Sports Alalogies LO16493

Jo Hamill (
Mon, 12 Jan 1998 10:30:26 +0000

Replying to LO16466 --

Juan wrote:

>2. Sports teams always play for short terms. Businesses have a 20
>or 30 year survival concern and executive reputations rise and fall
>on how well the organization prepares for what might be called "an
>entirely new game".
> This is not a big concern in sports.

Here we have the crux of the problem associated with using sports teams as
analogies. Whilst the sports season may be short, the teams do not
dissolve from one season to the next. Individual athletes may come and go,
but teams are around for years, just like businesses. Sports teams have a
survival concern, and reputations of coaches and managers rise and fall
dependent on results. Even in amateur sports, the survival of coaches
depends on their reputation.

As rules change and the incentives to win increase, sport too faces the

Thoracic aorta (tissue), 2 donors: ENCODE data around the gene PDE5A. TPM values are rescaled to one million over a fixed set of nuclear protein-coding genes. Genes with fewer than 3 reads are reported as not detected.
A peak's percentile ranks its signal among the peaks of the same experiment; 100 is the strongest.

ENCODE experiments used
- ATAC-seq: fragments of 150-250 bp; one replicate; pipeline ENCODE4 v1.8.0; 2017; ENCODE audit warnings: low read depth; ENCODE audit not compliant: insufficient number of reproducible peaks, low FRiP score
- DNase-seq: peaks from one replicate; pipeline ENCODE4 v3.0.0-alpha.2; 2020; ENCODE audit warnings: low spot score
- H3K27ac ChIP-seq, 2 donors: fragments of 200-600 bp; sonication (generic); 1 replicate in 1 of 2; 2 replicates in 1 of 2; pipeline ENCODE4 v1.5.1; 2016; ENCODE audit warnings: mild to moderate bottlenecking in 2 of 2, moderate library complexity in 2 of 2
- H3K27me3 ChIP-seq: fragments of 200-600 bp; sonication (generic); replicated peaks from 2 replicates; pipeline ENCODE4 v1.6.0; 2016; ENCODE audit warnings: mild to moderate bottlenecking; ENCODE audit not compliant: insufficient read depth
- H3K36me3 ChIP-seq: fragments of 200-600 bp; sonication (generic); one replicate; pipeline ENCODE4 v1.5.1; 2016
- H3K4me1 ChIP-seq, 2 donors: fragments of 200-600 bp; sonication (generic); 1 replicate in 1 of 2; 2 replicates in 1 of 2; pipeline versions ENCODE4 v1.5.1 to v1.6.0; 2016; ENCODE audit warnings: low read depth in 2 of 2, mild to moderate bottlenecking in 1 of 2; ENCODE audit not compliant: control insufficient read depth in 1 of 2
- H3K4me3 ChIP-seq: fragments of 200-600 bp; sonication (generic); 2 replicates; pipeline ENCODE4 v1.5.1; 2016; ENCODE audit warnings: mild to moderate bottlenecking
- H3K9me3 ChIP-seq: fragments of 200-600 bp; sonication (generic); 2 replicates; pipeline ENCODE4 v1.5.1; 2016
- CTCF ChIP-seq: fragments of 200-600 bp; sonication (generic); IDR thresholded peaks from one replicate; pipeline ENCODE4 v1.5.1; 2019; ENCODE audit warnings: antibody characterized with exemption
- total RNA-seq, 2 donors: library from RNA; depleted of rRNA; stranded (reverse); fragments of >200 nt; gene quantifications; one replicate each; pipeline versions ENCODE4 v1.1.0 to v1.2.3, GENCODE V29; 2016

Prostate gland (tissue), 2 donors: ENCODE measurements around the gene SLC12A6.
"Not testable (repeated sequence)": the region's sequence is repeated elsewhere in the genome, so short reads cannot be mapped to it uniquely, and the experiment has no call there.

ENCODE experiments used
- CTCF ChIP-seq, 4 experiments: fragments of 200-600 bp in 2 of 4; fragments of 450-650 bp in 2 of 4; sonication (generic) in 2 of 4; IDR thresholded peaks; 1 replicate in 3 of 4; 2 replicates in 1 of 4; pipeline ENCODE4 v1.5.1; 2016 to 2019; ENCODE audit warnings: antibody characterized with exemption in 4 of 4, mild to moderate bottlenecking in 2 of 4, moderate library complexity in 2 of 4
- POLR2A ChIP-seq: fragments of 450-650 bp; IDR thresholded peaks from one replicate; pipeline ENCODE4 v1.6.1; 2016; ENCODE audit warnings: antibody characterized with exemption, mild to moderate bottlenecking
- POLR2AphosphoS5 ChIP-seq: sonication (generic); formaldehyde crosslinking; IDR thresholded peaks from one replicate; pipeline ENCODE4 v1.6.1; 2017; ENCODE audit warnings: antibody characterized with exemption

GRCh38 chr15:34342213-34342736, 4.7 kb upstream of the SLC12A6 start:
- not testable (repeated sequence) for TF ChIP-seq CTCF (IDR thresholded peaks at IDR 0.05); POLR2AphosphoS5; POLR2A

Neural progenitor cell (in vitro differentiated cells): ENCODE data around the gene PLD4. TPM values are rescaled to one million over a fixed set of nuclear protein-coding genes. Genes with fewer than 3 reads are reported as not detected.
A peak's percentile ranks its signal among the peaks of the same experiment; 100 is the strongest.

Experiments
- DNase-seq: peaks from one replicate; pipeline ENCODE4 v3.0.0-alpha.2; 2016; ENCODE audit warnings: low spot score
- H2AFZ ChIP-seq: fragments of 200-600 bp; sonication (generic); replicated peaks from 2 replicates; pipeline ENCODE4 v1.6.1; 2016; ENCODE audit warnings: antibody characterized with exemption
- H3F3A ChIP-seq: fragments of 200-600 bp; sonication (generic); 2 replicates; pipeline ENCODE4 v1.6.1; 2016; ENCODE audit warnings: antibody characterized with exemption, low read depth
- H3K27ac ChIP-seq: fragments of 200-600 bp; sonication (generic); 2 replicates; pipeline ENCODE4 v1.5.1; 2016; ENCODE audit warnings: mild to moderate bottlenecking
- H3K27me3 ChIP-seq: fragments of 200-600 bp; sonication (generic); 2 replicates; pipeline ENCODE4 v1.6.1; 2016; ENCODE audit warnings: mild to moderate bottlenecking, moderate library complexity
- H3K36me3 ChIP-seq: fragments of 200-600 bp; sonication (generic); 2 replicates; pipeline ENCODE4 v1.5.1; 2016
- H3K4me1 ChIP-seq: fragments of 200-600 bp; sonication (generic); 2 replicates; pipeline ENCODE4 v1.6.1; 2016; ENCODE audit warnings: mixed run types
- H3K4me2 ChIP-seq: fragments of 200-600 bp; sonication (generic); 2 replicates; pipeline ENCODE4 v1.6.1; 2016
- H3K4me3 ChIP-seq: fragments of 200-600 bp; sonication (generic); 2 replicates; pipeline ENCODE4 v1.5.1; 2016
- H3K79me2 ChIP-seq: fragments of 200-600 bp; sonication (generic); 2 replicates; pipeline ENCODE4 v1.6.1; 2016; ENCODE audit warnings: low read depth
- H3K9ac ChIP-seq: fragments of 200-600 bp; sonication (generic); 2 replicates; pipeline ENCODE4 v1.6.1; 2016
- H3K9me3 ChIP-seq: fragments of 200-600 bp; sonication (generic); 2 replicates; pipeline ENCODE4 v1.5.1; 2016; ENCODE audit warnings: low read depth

"entirely new game" phenomenon eg the move from amateur to professional
status in Rugby Football.

> 3. Sports teams are limited in the resources they can "field".
> Organizations can acquire entirely new kinds of resources with which to be
> competitive. This is such an important consideration for businesses - it
> encompasses new technology, new knowledge, and new resources - that a
> sports analogy over simplifies what must be done in the business model.

Aren't businesses limited by the resources they can "field"? Sports teams
can acquire entirely new kinds of resources too. Technology plays its role
in the sports world, tennis rackets are the best example I can think of at
the moment, where technology has provided the competitive advantage, track
shoes are another, oh yeah and Speedo's new swim costume.

Trouble with analogies is that they are just that, analogies. They are
illustrative in their nature, problems occur when managers try to apply
the sports analogy instead of interpreting it.

The sports analogy is fine if used sensibly, just like any other analogy.

Jo Hamill
Faculty of Medicine, Edinburgh.


"Jo Hamill" <>

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